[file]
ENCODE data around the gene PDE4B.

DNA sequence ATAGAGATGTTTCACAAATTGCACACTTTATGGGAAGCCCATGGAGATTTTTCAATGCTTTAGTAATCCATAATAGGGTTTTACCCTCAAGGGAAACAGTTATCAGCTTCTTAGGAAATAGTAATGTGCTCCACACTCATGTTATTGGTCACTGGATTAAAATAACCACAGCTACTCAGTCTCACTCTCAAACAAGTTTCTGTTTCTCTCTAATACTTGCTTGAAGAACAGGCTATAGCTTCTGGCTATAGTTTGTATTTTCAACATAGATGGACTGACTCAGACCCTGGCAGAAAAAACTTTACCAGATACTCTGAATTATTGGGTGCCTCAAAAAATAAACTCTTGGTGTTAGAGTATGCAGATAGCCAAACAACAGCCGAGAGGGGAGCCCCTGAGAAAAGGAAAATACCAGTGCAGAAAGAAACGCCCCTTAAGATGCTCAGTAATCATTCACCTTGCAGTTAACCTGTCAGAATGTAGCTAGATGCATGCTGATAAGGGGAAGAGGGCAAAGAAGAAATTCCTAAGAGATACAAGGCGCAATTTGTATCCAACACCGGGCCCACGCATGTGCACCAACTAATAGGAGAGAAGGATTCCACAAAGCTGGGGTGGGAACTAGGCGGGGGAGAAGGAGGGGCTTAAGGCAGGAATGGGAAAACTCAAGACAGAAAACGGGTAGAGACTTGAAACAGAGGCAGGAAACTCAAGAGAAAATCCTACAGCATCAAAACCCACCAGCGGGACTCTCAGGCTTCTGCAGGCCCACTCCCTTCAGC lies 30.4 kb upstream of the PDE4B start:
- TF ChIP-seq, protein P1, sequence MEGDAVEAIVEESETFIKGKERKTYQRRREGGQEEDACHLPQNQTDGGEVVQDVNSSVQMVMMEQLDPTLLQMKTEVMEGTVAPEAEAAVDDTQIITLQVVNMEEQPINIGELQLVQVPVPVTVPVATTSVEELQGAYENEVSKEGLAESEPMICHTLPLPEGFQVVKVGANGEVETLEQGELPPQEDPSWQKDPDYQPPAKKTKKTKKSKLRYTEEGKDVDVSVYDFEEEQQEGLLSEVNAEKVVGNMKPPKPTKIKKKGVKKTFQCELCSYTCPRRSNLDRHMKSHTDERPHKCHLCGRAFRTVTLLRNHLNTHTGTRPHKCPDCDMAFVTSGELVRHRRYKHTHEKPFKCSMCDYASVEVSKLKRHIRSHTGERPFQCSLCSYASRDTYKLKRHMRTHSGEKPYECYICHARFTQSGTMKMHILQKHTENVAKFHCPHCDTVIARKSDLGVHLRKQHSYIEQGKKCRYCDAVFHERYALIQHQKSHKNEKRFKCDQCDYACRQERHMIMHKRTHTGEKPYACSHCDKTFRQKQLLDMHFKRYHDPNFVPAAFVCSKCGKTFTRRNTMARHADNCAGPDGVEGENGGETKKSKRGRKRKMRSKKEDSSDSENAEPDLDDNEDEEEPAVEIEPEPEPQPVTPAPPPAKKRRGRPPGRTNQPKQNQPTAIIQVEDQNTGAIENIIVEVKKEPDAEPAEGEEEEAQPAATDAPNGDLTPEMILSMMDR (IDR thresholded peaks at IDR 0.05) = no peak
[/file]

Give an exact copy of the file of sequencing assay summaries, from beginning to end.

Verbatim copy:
ENCODE data around the gene PDE4B.

DNA sequence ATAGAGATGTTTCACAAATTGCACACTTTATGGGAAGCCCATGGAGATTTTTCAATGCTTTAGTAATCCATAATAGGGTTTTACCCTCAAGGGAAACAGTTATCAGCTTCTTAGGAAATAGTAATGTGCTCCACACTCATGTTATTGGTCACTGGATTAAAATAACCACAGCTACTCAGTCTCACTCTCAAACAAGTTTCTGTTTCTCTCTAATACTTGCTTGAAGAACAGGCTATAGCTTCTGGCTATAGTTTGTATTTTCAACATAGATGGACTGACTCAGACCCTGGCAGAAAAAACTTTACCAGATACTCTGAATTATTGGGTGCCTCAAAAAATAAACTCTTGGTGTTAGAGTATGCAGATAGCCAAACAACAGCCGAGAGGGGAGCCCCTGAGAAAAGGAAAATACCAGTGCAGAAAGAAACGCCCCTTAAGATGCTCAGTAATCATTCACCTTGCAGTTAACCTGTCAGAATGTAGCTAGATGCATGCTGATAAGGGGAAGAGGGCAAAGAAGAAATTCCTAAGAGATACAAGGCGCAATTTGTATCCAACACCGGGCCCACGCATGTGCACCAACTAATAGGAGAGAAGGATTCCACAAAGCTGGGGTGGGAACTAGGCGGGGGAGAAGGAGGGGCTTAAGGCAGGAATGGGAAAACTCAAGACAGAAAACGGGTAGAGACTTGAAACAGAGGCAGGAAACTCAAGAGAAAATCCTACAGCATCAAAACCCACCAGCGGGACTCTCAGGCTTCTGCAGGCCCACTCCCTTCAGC lies 30.4 kb upstream of the PDE4B start:
- TF ChIP-seq, protein P1, sequence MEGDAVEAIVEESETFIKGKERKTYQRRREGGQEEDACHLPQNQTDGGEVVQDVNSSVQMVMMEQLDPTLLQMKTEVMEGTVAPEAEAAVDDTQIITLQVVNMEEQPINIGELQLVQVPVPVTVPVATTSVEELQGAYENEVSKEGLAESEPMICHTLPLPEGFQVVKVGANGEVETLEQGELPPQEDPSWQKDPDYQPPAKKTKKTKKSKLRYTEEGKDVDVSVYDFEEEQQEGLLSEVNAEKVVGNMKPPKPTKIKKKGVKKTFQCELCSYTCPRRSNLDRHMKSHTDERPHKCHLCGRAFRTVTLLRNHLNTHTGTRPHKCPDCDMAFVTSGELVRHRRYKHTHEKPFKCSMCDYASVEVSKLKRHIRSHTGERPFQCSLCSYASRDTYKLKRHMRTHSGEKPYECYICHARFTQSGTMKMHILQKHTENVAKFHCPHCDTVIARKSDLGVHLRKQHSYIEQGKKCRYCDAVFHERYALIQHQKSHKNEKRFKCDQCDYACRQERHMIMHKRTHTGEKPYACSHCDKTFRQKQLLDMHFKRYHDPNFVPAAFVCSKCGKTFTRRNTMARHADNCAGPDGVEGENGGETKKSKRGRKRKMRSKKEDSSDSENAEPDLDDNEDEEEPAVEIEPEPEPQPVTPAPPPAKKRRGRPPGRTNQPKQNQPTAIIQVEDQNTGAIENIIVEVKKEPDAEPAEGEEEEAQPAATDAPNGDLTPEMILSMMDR (IDR thresholded peaks at IDR 0.05) = no peak